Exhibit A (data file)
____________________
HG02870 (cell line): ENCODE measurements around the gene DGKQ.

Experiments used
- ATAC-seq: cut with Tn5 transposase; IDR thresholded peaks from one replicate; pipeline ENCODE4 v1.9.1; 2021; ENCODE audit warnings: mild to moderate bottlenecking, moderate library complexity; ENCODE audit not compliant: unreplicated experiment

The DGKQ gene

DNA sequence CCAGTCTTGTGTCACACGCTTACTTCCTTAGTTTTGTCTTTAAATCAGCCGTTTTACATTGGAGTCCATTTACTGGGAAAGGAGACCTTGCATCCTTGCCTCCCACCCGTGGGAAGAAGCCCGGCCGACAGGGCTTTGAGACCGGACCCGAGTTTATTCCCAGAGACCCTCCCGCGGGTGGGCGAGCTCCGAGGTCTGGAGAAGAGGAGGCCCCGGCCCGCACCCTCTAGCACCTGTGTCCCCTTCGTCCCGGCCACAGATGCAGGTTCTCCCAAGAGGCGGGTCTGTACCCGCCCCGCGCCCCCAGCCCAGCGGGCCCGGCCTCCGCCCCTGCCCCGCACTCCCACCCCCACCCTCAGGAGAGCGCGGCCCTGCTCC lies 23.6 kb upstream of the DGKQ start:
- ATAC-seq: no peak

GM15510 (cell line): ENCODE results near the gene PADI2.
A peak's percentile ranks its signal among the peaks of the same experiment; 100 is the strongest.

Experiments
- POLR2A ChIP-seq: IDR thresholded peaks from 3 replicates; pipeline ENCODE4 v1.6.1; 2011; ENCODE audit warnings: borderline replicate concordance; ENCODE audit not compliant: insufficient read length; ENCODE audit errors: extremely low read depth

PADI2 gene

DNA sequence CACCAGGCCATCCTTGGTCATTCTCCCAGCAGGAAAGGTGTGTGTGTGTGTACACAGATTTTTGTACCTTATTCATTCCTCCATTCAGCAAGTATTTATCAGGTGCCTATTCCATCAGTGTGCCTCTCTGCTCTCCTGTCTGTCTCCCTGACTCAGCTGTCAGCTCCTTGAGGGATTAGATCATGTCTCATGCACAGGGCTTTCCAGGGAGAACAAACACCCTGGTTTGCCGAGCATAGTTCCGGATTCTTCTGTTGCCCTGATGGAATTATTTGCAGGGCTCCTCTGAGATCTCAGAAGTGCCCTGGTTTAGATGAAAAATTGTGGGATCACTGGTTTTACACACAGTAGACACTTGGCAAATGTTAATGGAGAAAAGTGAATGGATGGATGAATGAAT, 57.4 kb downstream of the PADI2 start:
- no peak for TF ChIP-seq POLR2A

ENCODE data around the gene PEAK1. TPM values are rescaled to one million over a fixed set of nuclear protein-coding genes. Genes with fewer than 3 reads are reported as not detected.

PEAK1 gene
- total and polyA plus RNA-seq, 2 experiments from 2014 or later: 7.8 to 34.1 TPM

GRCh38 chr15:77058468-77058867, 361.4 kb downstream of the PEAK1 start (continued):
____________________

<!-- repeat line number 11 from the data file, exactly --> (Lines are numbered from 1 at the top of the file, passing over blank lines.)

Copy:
PADI2 gene